“Put your big girl panties on and deal with it” is my new favorite phrase, everybody. I had heard it before, but recently saw it on some little beverage napkins at my in-laws’ house and thought, yes, I really…should.
It’s been a while since I’ve felt such a powerful urge to mope around, but in the wake of the end of The Music Man—and all the countless hours of rehearsal, agonizing, soaking of feet, crying in terror and crying in triumph—I feel like I’ve been rudely awakened. Or that I’m a kid on Christmas morning after all the presents are unwrapped, sitting in a sea of paper and ribbons and smiling faces, and everybody’s just looking at each other going, “so now what do we do?” Do we eat? Do we…clean up and watch football? How’s about we just mope and eat some Twix bars.
But it seems silly to mope when it was such a great success. (Which is why I need to don the proverbial panties…)
I’m guesstimating that a good 100,000 man hours were put into that show, if you count 124 cast members x 50 or so rehearsals x 3 hours a pop x countless hours spent at home and in the car singing, plus the hours people spent constructing all the sets, costumes, lighting, production of the programs, tickets, web site. I bet Michelangelo didn’t spend that much time in the Sistine Chapel, and look at the staying power of his body of work. Live theater is one of the few art forms that dissipates into the air just as soon as it happens. It’s like a firework, or like my friend Merritt says, a snowflake.
But the only thing Drew has noticed this week is that Mommy actually cooked him dinner tonight, played outside with him afterwards, gave him a bath, taped his ripped book back together, stacked blocks with him, brushed his teeth, read him stories and tucked him into bed. I haven’t had the privilege of doing this in a good little while. These are humble tasks if you compare them to making fast changes in the wings into taffeta gowns before singing to a packed house of 1,500. These are tedious tasks if you compare them to making sure your smile is in tact for autograph signing at the end of a show. These are inconsequential tasks if you compare them to entertaining someone about to die of cancer (one man who came), or a woman who hadn’t been out of her house for 10 years until that evening and had tears in her eyes, or kids from a rough neighborhood who came that only wanted to talk about theater and dancing with me at the end. These are small tasks. Or are they?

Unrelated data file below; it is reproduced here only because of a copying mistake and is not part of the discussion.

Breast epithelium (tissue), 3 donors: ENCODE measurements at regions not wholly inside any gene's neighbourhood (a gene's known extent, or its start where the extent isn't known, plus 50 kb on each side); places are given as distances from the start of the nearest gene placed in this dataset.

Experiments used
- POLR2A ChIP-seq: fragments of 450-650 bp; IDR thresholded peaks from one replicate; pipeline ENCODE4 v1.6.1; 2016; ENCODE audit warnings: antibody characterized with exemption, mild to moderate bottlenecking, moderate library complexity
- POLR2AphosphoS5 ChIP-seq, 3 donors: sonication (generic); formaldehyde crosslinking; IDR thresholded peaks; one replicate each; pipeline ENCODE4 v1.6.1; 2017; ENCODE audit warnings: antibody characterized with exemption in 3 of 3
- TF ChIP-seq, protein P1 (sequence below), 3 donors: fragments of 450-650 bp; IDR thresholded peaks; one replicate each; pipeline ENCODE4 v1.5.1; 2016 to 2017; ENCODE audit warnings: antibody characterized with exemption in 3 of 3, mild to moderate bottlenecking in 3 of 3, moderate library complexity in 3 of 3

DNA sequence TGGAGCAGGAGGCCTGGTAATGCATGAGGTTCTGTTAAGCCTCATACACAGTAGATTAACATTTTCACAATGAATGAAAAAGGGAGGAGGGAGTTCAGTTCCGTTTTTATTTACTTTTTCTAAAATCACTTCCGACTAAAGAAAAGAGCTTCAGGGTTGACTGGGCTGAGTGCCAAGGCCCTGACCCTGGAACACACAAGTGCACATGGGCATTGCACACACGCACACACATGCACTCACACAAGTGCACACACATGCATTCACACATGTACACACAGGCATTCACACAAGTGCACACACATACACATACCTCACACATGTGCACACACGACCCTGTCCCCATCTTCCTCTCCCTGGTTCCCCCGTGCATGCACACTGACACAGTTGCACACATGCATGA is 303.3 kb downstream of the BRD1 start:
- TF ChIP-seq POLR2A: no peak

Brother Lawrence, a 17th century monk and potato-peeler, penned the following, “We should not weary of doing little things for the love of God who looks not at the grandeur of these actions but rather at the love with which they are performed.” As mothers, we naturally have a lot of “little things” to do as the days string along like pearls. Sometimes I relish the “little things” because they comfort me somehow—the methodical, rhythmical pace of folding laundry; the satisfaction of an organized pantry—and the “little things” can almost be a welcome distraction from the “big things” of motherhood, like enforcing respect or backing up your spouse even when you disagree. But sometimes the “little things” tease and taunt.
Especially today, when magic and glory is fading all around me like a sunset. I had to clean mud off of Drew’s sandals not once but twice today. And, I had to weed through his toy basket to find the shapes that fit inside his little plastic airplane, only to discover about 20 other random shapes that belonged to other plastic toys in other toy baskets throughout the house. (Wasn’t I just taking my bow 72 hours ago?)
As mothers, we don’t get curtain calls. We are invited backstage where we must relate to, care for and love unconditionally a little person who doesn’t understand or appreciate the grace being extended to them. But in this way, we’re most like God himself, who “condescended” to us (to use C.S. Lewis’ terminology) when Jesus entered time and space. And if I can identify with that beautiful condescension, then no amount of recognition or praise or applause would be worth the trade.